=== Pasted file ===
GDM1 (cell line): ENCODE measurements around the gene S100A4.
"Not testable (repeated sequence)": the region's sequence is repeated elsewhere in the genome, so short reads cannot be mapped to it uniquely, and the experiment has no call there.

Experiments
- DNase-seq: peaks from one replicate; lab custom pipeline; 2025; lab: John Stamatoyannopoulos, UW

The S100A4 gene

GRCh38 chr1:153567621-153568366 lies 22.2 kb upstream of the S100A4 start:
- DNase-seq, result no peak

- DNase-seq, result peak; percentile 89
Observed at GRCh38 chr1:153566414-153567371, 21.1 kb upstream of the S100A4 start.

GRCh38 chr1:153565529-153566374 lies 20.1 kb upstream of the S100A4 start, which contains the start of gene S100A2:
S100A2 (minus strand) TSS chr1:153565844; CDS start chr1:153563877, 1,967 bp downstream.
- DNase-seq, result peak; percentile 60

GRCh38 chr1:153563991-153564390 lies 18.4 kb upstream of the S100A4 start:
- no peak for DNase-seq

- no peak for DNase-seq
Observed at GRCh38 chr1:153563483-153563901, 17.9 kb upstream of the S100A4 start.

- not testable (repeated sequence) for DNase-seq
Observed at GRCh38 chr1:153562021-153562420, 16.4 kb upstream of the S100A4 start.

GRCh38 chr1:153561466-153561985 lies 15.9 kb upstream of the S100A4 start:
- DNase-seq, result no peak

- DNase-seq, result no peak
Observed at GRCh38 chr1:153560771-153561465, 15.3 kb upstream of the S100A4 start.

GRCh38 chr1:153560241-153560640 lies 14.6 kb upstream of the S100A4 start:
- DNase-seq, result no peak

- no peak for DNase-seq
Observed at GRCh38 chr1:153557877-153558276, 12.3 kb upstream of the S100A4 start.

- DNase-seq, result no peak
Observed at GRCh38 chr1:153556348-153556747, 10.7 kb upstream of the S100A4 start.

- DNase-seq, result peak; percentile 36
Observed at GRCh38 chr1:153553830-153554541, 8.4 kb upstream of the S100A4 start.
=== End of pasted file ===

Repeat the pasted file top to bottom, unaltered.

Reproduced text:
GDM1 (cell line): ENCODE measurements around the gene S100A4.
"Not testable (repeated sequence)": the region's sequence is repeated elsewhere in the genome, so short reads cannot be mapped to it uniquely, and the experiment has no call there.

Experiments
- DNase-seq: peaks from one replicate; lab custom pipeline; 2025; lab: John Stamatoyannopoulos, UW

The S100A4 gene

GRCh38 chr1:153567621-153568366 lies 22.2 kb upstream of the S100A4 start:
- DNase-seq, result no peak

- DNase-seq, result peak; percentile 89
Observed at GRCh38 chr1:153566414-153567371, 21.1 kb upstream of the S100A4 start.

GRCh38 chr1:153565529-153566374 lies 20.1 kb upstream of the S100A4 start, which contains the start of gene S100A2:
S100A2 (minus strand) TSS chr1:153565844; CDS start chr1:153563877, 1,967 bp downstream.
- DNase-seq, result peak; percentile 60

GRCh38 chr1:153563991-153564390 lies 18.4 kb upstream of the S100A4 start:
- no peak for DNase-seq

- no peak for DNase-seq
Observed at GRCh38 chr1:153563483-153563901, 17.9 kb upstream of the S100A4 start.

- not testable (repeated sequence) for DNase-seq
Observed at GRCh38 chr1:153562021-153562420, 16.4 kb upstream of the S100A4 start.

GRCh38 chr1:153561466-153561985 lies 15.9 kb upstream of the S100A4 start:
- DNase-seq, result no peak

- DNase-seq, result no peak
Observed at GRCh38 chr1:153560771-153561465, 15.3 kb upstream of the S100A4 start.

GRCh38 chr1:153560241-153560640 lies 14.6 kb upstream of the S100A4 start:
- DNase-seq, result no peak

- no peak for DNase-seq
Observed at GRCh38 chr1:153557877-153558276, 12.3 kb upstream of the S100A4 start.

- DNase-seq, result no peak
Observed at GRCh38 chr1:153556348-153556747, 10.7 kb upstream of the S100A4 start.

- DNase-seq, result peak; percentile 36
Observed at GRCh38 chr1:153553830-153554541, 8.4 kb upstream of the S100A4 start.